Foodprint Group: Helping Hotels and Restaurants Reduce Food Waste

Christina Grace, CEO and founder of Foodprint Group, helps companies reduce waste.

As state mandates and consumers put pressure on companies to reduce their carbon footprint, businesses must develop strategies to eliminate waste.

Enter Foodprint Group, which Christina Grace started in 2017 in Brooklyn, New York. The company partners with hotels and restaurants, including Eataly and Rosewood Hotels & Resorts, to design waste out of their operations.

Reducing food waste is the primary focus of Foodprint Group. Up to 40% of all food grown in the U.S. is wasted, according to the USDA. And the United Nations estimates that food waste accounts for about 8% of all greenhouse gas emissions worldwide—nearly the same as road transportation.

Foodprint Group audits an establishment’s processes, products, equipment and signage. They then train clients through videos that teach them how to implement changes to reduce waste. Their Zero Waste Program includes an app to track daily waste and its carbon impacts, so clients know the changes they make are working.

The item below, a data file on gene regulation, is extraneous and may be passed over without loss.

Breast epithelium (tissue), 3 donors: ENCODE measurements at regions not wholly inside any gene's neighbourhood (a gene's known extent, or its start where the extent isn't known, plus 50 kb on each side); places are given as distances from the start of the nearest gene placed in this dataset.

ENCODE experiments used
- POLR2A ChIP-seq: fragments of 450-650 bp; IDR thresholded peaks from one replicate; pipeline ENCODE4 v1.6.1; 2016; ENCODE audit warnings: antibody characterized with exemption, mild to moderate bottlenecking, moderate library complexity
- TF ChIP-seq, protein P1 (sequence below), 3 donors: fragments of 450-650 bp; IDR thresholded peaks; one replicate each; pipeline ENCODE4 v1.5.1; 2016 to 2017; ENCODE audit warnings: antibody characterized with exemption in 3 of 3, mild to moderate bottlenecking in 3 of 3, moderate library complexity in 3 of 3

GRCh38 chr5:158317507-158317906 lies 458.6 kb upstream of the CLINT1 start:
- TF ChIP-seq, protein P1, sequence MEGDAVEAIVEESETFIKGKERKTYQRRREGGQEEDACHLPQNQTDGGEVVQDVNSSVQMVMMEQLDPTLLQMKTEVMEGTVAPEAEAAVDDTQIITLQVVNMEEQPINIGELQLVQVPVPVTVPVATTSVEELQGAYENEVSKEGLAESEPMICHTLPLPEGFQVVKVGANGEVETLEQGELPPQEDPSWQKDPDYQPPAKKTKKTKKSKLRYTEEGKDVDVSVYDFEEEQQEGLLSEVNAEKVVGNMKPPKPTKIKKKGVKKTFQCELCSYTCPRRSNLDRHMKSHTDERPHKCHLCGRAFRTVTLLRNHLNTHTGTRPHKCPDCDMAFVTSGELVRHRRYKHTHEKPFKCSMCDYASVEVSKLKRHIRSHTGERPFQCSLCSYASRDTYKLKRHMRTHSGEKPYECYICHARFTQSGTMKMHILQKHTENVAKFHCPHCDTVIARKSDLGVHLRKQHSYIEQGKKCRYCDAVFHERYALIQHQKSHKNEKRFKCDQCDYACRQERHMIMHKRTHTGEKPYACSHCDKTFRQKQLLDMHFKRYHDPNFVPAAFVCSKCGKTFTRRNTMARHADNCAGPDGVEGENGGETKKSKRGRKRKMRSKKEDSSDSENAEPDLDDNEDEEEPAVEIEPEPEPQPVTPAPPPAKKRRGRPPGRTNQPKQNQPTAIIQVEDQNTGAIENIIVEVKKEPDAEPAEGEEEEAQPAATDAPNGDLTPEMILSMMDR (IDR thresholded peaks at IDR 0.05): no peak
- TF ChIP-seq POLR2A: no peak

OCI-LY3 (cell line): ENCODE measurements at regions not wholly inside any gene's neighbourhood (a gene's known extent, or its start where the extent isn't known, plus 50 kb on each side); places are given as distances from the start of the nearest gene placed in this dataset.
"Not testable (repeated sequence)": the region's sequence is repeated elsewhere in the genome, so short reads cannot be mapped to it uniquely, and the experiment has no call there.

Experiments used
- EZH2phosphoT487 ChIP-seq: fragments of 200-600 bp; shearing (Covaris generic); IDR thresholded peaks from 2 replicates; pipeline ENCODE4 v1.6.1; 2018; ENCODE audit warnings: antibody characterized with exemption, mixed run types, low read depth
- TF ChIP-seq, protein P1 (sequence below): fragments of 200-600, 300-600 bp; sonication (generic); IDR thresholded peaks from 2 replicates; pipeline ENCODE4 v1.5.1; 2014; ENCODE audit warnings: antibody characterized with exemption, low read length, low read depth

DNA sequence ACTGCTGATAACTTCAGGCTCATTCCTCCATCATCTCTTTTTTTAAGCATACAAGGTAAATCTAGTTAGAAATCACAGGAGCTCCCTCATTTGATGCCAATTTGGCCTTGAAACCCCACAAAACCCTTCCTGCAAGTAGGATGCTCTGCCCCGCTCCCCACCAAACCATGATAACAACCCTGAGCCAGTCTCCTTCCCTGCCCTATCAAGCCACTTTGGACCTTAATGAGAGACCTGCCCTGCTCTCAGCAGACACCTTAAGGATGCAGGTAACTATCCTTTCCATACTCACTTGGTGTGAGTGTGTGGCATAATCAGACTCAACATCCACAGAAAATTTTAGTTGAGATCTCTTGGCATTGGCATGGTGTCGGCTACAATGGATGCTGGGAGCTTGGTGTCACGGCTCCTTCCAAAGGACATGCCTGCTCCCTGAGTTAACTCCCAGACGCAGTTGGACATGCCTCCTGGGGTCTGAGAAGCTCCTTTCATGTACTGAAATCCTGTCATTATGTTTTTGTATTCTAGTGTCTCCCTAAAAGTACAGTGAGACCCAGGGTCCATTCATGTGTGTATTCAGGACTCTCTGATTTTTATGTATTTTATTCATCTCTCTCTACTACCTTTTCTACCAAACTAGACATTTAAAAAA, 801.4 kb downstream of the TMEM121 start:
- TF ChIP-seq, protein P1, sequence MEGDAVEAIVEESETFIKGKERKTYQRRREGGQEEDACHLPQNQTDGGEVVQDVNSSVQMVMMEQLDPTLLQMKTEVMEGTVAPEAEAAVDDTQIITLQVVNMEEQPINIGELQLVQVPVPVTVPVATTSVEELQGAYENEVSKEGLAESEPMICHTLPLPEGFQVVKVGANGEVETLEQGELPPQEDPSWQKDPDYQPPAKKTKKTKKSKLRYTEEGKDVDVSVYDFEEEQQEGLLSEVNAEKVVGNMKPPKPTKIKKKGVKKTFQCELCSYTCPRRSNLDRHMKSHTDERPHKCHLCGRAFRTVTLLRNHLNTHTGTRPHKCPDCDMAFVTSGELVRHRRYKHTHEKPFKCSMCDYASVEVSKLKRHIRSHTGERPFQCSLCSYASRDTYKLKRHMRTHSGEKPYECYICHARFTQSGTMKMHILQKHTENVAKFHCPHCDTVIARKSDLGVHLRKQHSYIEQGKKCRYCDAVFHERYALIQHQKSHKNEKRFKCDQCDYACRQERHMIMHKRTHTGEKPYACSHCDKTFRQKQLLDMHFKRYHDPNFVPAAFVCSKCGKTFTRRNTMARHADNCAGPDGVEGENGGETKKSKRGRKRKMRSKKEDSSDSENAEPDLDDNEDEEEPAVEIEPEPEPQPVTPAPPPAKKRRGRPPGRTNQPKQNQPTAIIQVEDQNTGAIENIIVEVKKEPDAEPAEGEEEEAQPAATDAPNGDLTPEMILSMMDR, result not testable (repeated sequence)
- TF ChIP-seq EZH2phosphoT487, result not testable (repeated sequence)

“We do what we do because it’s something that we think can have exponential impact, because everybody can take what they learn at the restaurant home with them,” Grace says. “Everybody has to be doing their part if we’re going to turn the tide on climate change.”

7:45 a.m.: I get up early and go for a walk around my neighborhood. Some days I hit my favorite coffee shop with my daughter. My order: cappuccino—in my reusable cup, of course.

8:30 a.m.: We work from home, but we've been using a WeWork space in Times Square. I take the F train in and read business books on my commute.

10:30 a.m.: One of my teammates is remote and another is out of town. For our weekly planning meeting, two of us are in person, and two are on screen, which is very typical.

11:45 a.m.: Carving out time to do work apart from meetings and calls is my number-one challenge. As a small biz CEO, I also juggle finances, HR, sales and marketing.

1 p.m.: Lunch is usually on the go. I eat at one of our customers’ locations whenever I can. They’ve thought a lot about food waste, organic food and sustainability.

4 p.m.: Today I have a meeting with Gadi Peleg, owner of Breads Bakery, to discuss the next steps on their zero-waste journey—maybe reusable to-go dishware. I'm looking forward to their delicious chocolate babka.

5:15 p.m.: I like to shop at the farmers market, and today I bought some vegetables and a ton of basil to make pesto.

6 p.m.: Another walk. My husband is always saying that seeing as many sunrises and sunsets as possible is good for our circadian rhythms.

8 p.m.: I make dinner for my daughters, then work some more before crashing.